Rob Bessler writes…
Currently consult codes go away. This will lead to hospitalists having to use the admission codes selectively combined with using more follow up codes for times when they assume care of patients.
Admission codes rvu’s and hence payment are less than the high level consult codes which mean less revenue. Some practices use the prolonged service codes to obtain additional revenue for services performed. Some payers pay for this and most don’t. Currently there is a 21% cut that goes into effect January one. All experts seem to think a patch will get passed to prevent this. Some say primary care codes will go up in reimbursement 6%. Currently the E and M codes hospitalist use are not in the selected codes to go up in reimbursement. Some think the House-like version of the bill might pass that will have Medicaid pay at medicare rates.
For many practices it is budget season.
Does anybody have the real crystal ball?
JAMA just published the largest trial I have seen on a Hospital at Home (HAH) model to date and the first one out in the last few years. It comes from Mount Sinai in NYC–who have led the pack in this style of care if national presentations are the judge. They launched the program three […]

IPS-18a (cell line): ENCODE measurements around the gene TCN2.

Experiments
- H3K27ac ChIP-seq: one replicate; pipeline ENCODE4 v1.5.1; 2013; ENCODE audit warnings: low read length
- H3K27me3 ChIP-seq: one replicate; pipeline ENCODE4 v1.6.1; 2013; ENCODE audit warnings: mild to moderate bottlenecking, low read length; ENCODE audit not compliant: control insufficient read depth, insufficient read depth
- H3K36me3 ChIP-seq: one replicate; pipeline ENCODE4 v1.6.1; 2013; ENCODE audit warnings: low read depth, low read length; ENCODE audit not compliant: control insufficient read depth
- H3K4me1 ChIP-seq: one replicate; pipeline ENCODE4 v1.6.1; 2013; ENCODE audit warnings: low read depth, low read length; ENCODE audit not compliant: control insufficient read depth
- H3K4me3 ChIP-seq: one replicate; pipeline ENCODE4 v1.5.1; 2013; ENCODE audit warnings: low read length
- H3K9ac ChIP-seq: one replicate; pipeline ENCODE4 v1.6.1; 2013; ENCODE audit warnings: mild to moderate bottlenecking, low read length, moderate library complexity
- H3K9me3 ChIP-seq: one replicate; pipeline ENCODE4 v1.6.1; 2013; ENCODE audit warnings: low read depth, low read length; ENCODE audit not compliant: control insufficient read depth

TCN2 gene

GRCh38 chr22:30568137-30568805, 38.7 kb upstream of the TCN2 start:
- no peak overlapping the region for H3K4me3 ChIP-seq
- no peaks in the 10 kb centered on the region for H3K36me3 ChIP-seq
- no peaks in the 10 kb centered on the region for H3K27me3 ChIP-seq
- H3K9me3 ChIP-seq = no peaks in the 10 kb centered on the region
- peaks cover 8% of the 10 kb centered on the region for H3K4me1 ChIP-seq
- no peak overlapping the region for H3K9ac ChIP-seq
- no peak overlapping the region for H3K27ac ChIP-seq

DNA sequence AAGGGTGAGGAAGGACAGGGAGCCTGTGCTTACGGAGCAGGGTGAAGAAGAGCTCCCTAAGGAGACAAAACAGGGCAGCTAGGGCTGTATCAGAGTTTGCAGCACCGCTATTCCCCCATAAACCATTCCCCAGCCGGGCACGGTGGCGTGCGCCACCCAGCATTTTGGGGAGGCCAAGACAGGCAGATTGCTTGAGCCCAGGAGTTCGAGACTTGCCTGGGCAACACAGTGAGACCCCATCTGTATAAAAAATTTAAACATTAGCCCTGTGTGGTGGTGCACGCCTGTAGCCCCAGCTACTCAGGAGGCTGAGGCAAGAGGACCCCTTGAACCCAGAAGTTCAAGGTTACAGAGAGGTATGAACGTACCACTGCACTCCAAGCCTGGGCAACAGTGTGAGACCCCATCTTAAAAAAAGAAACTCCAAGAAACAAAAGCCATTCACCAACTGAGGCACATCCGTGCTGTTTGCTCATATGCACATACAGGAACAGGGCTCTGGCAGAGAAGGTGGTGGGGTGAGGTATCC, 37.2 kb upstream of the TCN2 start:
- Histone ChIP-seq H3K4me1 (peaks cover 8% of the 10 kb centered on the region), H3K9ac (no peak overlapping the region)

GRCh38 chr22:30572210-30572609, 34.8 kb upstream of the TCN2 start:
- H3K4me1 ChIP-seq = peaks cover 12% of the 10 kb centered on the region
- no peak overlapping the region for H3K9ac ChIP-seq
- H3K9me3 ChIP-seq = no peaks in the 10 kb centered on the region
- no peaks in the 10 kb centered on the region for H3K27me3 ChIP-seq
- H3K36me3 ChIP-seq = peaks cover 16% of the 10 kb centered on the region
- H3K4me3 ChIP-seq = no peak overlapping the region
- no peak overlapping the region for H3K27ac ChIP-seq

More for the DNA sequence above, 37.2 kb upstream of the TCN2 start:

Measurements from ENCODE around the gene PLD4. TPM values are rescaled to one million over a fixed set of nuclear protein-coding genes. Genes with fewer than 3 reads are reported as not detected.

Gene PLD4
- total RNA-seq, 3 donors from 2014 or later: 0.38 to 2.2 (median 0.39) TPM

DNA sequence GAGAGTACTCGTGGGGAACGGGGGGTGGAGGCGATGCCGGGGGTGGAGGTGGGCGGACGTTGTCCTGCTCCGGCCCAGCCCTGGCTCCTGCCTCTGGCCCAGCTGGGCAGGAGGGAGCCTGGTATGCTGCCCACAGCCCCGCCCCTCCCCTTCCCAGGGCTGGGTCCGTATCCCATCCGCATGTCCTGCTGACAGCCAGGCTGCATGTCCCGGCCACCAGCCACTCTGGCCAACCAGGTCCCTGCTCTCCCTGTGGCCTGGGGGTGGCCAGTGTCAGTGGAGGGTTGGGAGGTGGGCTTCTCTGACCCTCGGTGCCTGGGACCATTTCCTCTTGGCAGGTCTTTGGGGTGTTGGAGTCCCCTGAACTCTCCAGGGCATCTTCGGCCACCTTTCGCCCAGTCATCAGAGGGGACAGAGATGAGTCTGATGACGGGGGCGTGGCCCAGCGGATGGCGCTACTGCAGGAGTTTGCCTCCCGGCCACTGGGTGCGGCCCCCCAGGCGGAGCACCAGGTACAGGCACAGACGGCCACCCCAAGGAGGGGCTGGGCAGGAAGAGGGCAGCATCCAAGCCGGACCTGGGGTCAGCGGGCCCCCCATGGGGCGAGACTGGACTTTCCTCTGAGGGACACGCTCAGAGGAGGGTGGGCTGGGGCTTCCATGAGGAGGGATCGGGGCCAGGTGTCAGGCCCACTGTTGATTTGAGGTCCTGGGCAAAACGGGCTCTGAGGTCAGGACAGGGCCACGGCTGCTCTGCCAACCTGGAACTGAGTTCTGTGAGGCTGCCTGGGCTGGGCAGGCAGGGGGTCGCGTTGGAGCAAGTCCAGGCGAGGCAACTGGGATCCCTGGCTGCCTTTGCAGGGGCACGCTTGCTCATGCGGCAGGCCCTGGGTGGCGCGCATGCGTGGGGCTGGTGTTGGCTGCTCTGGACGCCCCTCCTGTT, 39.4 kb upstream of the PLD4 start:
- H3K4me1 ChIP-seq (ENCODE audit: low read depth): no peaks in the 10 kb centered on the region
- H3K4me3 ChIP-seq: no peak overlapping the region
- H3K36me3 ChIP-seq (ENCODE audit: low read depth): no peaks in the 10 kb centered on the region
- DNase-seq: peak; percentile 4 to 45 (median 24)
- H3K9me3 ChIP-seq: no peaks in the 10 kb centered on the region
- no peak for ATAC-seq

In 2011-2012, an undergrad pre-med student performed an ingeniously simple but enlightening health policy study. Jamie Rosenthal called 122 hospitals across the U.S. (2 randomly selected hospitals from each state, plus Washington D.C., along with the 20 top-ranked orthopedic hospitals according to the US News and World Report rankings that year) and asked them what […]
I’m so excited that it’s (finally!) almost time for SHM’s annual conference! Last year I missed HM17 – for the first time in a dozen years – due to a death in the family, so I’ve been experiencing “annual conference withdrawal syndrome” for a long time now. There’s no cure for that, other than a […]